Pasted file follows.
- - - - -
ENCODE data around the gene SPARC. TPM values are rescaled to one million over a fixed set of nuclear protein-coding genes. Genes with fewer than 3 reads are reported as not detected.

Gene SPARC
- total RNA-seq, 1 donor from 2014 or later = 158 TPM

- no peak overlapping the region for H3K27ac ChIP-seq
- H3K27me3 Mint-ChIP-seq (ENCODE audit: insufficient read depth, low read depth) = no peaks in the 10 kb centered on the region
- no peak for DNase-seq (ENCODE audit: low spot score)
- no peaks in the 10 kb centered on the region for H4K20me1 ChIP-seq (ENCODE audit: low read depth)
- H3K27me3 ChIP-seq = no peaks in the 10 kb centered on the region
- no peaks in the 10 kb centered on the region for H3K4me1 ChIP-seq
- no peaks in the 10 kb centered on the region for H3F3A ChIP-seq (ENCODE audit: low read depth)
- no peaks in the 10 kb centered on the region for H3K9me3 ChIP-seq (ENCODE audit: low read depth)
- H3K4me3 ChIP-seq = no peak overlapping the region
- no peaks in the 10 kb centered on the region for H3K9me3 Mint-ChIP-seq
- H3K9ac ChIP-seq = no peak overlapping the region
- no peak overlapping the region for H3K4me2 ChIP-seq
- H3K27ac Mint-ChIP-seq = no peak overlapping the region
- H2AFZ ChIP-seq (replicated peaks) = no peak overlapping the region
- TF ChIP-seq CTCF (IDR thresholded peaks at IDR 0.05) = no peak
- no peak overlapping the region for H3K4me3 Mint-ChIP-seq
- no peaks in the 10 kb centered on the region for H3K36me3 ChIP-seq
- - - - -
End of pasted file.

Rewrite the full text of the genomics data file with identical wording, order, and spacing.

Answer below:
ENCODE data around the gene SPARC. TPM values are rescaled to one million over a fixed set of nuclear protein-coding genes. Genes with fewer than 3 reads are reported as not detected.

Gene SPARC
- total RNA-seq, 1 donor from 2014 or later = 158 TPM

- no peak overlapping the region for H3K27ac ChIP-seq
- H3K27me3 Mint-ChIP-seq (ENCODE audit: insufficient read depth, low read depth) = no peaks in the 10 kb centered on the region
- no peak for DNase-seq (ENCODE audit: low spot score)
- no peaks in the 10 kb centered on the region for H4K20me1 ChIP-seq (ENCODE audit: low read depth)
- H3K27me3 ChIP-seq = no peaks in the 10 kb centered on the region
- no peaks in the 10 kb centered on the region for H3K4me1 ChIP-seq
- no peaks in the 10 kb centered on the region for H3F3A ChIP-seq (ENCODE audit: low read depth)
- no peaks in the 10 kb centered on the region for H3K9me3 ChIP-seq (ENCODE audit: low read depth)
- H3K4me3 ChIP-seq = no peak overlapping the region
- no peaks in the 10 kb centered on the region for H3K9me3 Mint-ChIP-seq
- H3K9ac ChIP-seq = no peak overlapping the region
- no peak overlapping the region for H3K4me2 ChIP-seq
- H3K27ac Mint-ChIP-seq = no peak overlapping the region
- H2AFZ ChIP-seq (replicated peaks) = no peak overlapping the region
- TF ChIP-seq CTCF (IDR thresholded peaks at IDR 0.05) = no peak
- no peak overlapping the region for H3K4me3 Mint-ChIP-seq
- no peaks in the 10 kb centered on the region for H3K36me3 ChIP-seq